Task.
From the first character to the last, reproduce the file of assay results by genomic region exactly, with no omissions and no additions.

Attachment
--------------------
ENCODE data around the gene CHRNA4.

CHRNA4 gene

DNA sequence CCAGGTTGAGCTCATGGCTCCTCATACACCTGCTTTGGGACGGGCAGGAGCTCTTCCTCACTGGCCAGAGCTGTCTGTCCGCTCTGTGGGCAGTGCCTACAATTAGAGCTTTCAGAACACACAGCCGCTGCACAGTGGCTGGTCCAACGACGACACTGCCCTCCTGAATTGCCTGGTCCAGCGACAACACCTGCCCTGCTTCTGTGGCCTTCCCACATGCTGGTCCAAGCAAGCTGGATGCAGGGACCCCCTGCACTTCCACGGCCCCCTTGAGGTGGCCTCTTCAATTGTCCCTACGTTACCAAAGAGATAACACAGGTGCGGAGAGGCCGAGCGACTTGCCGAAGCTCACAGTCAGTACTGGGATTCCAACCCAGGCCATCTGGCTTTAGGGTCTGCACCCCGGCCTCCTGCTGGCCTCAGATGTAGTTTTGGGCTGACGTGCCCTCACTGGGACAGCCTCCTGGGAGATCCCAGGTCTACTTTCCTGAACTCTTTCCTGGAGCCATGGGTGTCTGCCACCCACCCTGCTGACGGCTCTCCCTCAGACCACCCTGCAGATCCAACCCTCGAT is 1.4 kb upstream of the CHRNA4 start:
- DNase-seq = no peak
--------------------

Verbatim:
ENCODE data around the gene CHRNA4.

CHRNA4 gene

DNA sequence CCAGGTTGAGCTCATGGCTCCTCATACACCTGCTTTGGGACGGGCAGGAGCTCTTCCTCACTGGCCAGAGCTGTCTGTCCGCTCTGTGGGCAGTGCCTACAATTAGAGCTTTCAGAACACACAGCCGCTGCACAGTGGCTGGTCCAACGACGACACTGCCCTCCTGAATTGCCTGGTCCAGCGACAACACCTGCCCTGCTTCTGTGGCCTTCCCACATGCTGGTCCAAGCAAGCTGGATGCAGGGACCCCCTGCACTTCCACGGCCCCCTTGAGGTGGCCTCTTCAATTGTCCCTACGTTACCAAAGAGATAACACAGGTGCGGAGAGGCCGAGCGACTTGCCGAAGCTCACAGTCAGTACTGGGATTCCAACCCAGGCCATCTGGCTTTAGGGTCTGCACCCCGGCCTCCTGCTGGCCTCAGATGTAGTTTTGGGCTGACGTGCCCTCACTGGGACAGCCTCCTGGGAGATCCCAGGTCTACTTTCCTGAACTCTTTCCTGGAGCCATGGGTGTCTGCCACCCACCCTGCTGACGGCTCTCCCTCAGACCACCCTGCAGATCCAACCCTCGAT is 1.4 kb upstream of the CHRNA4 start:
- DNase-seq = no peak